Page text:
My second favorite motto for life is from Oliver Cromwell, sorely vexed by the Scots: “Consider in the bowels of Christ that you may be mistaken.” Good advice!

    Regards,

    Deirdre

  17. 17 17 Walter Sobchak

    Word Prof McCloskey.

    At a minimum, a scientific world view must accept Spinoza’s God. See Jammer, Einstein and Religion. The problem with a scientific world view is that it is crabbed and washed out.

  18. 18 18 Tony Castaldo

    Dierdre, DEAR:

    (Have I struck the right note of implied superiority?)

    You believe because you want to believe; like all of the religious you reason backward from what you WANT to be true (God exists, Christ existed) to the necessary premises; and then like a stage magician reverse the process to produce — voila! God and Christ.

    Without the Bible in hand, it would be impossible to derive Christ from anything on Earth; indeed isn’t that why missionaries must be dispatched to spread the word?

    However, it is quite clear how to derive geometry, mathematics, physics, chemistry and cosmology from reproducible experiments here on Earth. The only thing I take on “faith” is that I am not being lied to about these experiments, and in fact I did enough of them in grade school and high school to see for myself.

    In short, without your emotional belief in what you have been told, you have absolutely no recourse to experimentation to verify that what you have been told is in fact true.

    On the other hand, my faith in what I have been told is not necessary; if I suspect I have been misled I could resort to experimentation; and in fact on almost every point of science for thousands of years people have doubted results and only been convinced by reproducing them. Religion has no such “convincing” mechanism, it relies solely upon emotion. If there is anything a life of science teaches us it is that emotions are not dependable guides to objective reality.

    The faith I apply in science is not nearly as profound as the faith you apply in religion. Without your faith there is no rescue for your conclusions, not a single one of them. The entire edifice crumbles to dust without faith, it does not leave a single stone.

    Faith is simply not central to science in this way; and faith is simply not central to atheism either. I don’t have to know the truth to recognize a self-serving and self-contradicting lie; and that is the crux of the matter. I don’t believe in unicorns, garden fairies, Zeus, Christ or God because there is simply no evidence whatsoever that any of them exist, and plenty of evidence they were simply invented out of whole cloth for a variety of both innocent and nefarious ends.

  19. 19 19 Drew

    “And, Drew, I don’t share your enthusiasm for brain science. You are honest, because you say precisely and candidly that the brain scientists “while not exactly having an explanation for conscious experience, certainly have come up with a heck of a lot of fascinating insights into the connection between conscious thought and the brain.” Yes. Not exactly an explanation for conscious experience, but a lot of modern phrenology, one might uncharitably put it, about which continent of the brain lights up when we see a bowl of ice cream.”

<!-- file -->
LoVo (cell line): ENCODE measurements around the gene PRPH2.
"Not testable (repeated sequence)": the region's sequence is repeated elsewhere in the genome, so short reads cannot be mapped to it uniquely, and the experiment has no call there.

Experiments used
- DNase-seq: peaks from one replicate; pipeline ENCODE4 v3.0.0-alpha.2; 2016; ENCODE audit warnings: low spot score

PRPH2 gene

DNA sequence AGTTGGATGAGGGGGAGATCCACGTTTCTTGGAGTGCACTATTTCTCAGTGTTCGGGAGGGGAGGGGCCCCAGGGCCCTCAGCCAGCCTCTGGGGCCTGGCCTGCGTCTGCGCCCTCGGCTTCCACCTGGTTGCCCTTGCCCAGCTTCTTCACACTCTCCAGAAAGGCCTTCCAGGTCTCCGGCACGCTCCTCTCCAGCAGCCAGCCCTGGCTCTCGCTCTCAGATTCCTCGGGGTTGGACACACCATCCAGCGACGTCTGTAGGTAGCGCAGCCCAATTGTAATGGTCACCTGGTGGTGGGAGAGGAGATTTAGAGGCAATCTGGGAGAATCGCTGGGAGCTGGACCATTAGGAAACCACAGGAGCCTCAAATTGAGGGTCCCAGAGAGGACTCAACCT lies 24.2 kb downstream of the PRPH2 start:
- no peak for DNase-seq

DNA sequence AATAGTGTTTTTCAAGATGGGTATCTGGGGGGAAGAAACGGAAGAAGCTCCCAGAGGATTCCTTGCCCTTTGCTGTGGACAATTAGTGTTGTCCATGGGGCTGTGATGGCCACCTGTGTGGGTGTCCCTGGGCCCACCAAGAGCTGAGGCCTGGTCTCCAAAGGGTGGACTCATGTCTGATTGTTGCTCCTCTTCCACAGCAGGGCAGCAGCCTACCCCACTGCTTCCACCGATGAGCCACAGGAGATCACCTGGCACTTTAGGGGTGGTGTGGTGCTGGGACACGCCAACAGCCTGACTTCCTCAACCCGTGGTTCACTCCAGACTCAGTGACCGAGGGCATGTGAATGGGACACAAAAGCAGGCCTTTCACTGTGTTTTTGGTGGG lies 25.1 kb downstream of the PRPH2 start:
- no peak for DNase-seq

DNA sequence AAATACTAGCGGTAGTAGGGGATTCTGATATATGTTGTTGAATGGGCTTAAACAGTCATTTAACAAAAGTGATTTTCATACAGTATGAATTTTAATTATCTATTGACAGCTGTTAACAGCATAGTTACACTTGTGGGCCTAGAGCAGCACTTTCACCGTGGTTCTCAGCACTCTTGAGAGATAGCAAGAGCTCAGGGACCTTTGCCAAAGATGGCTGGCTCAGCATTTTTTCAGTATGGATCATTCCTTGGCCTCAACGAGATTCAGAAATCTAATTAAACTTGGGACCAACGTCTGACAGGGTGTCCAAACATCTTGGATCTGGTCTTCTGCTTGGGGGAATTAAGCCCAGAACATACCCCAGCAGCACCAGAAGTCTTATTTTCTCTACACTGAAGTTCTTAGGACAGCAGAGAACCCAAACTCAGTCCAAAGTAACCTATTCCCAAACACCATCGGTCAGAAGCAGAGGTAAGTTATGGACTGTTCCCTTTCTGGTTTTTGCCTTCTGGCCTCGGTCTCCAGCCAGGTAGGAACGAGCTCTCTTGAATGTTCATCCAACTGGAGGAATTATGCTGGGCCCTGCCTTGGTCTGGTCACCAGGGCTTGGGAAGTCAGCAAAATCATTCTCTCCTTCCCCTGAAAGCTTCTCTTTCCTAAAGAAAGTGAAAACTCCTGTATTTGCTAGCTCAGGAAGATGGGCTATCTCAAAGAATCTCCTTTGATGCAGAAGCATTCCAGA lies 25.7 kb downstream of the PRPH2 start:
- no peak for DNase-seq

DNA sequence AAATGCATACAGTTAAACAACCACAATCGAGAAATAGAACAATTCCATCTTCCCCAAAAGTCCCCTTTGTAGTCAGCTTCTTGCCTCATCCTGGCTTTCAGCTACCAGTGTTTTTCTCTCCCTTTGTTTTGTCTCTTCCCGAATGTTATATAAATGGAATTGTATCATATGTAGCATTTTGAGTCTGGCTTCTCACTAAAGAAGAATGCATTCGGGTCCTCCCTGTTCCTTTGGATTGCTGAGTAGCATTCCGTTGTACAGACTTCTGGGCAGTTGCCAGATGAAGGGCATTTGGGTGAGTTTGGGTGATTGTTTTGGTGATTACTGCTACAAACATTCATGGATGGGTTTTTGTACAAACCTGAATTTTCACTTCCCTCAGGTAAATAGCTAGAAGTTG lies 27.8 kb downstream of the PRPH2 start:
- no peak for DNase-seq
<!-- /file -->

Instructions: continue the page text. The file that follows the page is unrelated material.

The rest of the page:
Well, I of course disagree, because I think they’ve been able to discover all sorts of intriguing things that do seem to weigh in on how my mind works, whether or not it “is” demonstrably just the same thing as my brain.

    For instance, if I am dead-set in a desire to avoid eating too much cake, scientists have discovered that if they give me a long sequence of numbers to try and memorize, then I am far more likely to give into temptation and eat cake when suddenly offered it. It’s as if the rational part of my brain has a finite capacity, and when it is occupied, it’s far less capable of helping me avoid temptations. And yes, brain scans do seem to confirm that different areas of my brain light up in the various permutations of these tasks which seem to correspond to precisely this idea. Denigrating this as “phrenology” seems rather lame.

    Does that tell me exactly what my mind “is” or why it feels “like” something to have one? No. Does it prove that there are no other components of my decision-making floating around that are not made of brain tissue? No. But it is an intriguing insight into how my mind works and what factors play into how it makes decisions. It’s actually useful information, for one thing: it can help me make better decisions (i.e. that resisting temptation isn’t simply a matter of pure, disembodied willpower, but also of self-strategy) and it actually explains some of the techniques that salesmen successfully use to get people to buy things they might not otherwise agree to.

    And it also seems to conform to all sorts of other things we’ve learned about how the brain works. For instance, if you knock out precisely that “rational” side of the brain, my “mind” seems to be altered in a way that pretty much conforms to the expectations we have from what we’ve learned about what various parts of the brain do. I don’t recall any phrenologist proving that they could alter someone’s intelligence by cosmetically adding or removing bumps from the skull.

    That’s still not _everything_, no: and it still doesn’t really answer the question of what the mind IS and why it has a particular internal experience.